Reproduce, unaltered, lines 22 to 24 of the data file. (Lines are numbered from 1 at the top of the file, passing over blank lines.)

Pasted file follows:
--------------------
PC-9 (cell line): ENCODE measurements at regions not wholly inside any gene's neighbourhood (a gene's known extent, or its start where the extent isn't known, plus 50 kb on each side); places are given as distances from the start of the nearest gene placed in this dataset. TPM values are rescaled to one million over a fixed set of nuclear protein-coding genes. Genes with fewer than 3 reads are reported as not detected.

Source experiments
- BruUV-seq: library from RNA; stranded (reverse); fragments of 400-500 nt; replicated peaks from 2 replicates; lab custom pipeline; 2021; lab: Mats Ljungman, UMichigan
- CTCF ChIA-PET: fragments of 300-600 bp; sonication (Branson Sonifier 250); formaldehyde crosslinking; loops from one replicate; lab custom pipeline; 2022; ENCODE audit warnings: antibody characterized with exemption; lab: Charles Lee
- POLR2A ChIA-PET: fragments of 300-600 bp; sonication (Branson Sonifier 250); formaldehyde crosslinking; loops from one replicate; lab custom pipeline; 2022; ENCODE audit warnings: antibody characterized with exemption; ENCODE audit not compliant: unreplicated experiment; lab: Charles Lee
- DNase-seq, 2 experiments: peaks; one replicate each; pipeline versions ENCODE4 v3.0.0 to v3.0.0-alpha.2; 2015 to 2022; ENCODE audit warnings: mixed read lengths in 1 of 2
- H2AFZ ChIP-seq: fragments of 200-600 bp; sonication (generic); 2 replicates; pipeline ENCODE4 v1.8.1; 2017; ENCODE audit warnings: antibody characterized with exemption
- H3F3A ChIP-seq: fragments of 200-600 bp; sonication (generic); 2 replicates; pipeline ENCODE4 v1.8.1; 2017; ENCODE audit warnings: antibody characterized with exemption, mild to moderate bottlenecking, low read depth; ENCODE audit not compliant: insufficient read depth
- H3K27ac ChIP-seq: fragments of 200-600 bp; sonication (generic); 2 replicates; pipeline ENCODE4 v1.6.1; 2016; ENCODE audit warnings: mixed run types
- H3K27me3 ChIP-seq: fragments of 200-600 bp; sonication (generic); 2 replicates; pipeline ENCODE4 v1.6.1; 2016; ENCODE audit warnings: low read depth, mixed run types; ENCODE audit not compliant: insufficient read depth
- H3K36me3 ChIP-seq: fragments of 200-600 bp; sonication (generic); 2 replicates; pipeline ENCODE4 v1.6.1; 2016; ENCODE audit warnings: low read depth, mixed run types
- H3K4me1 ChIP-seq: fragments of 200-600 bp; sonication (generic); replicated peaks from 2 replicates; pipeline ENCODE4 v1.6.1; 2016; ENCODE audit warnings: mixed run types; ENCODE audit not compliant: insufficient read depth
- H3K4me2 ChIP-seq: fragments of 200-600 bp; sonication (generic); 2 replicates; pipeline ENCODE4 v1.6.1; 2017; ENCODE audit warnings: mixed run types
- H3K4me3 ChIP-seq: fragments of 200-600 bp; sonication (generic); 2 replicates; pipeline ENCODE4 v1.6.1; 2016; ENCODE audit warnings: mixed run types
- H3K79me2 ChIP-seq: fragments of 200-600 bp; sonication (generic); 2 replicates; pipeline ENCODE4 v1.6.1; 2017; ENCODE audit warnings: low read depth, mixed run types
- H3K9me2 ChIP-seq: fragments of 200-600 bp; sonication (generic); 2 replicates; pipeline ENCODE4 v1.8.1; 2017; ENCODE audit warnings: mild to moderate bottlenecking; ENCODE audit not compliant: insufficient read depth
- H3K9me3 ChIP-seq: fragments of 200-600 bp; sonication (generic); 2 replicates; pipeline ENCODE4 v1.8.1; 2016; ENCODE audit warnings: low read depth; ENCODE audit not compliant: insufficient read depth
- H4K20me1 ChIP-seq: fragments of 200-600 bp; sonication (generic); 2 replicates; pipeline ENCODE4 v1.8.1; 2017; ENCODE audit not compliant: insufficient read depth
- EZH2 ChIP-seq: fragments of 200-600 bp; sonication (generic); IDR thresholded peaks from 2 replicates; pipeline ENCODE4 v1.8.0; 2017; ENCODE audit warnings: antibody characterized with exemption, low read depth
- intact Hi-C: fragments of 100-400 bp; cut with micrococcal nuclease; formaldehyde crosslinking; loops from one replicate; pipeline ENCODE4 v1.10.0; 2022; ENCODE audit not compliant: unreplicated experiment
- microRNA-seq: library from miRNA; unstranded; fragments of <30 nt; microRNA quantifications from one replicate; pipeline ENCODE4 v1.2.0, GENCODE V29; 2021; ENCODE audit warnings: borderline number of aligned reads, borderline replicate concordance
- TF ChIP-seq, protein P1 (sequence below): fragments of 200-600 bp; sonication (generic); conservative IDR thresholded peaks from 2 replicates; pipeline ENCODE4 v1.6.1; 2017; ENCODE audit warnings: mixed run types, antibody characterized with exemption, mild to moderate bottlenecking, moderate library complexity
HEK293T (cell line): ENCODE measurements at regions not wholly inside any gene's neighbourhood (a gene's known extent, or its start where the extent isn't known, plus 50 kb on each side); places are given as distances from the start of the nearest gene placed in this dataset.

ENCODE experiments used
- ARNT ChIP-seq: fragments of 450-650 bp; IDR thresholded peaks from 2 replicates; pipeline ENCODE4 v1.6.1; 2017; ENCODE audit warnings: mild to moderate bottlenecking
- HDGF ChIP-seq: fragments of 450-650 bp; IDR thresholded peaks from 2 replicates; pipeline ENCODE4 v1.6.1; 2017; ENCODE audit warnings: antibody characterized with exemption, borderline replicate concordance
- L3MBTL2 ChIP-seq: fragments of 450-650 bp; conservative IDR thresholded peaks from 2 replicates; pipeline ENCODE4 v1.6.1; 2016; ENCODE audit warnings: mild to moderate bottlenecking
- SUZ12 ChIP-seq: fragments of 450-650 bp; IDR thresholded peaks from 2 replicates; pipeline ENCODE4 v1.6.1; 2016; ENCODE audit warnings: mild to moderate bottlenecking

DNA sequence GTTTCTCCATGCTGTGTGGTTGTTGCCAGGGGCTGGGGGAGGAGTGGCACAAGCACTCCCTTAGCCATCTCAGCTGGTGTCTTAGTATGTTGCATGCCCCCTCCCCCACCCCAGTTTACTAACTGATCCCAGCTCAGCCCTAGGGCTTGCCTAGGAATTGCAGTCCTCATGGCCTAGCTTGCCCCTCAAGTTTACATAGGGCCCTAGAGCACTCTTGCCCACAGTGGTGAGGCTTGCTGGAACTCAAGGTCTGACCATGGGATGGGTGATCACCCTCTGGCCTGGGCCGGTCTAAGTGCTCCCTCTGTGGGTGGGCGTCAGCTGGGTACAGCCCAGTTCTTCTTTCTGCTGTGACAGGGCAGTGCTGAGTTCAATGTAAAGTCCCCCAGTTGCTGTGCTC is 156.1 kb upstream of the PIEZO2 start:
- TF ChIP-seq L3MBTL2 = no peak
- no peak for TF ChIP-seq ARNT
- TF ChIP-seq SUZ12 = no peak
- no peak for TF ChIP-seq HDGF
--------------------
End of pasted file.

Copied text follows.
- TF ChIP-seq, protein P1 (sequence below): fragments of 200-600 bp; sonication (generic); conservative IDR thresholded peaks from 2 replicates; pipeline ENCODE4 v1.6.1; 2017; ENCODE audit warnings: mixed run types, antibody characterized with exemption, mild to moderate bottlenecking, moderate library complexity
HEK293T (cell line): ENCODE measurements at regions not wholly inside any gene's neighbourhood (a gene's known extent, or its start where the extent isn't known, plus 50 kb on each side); places are given as distances from the start of the nearest gene placed in this dataset.

ENCODE experiments used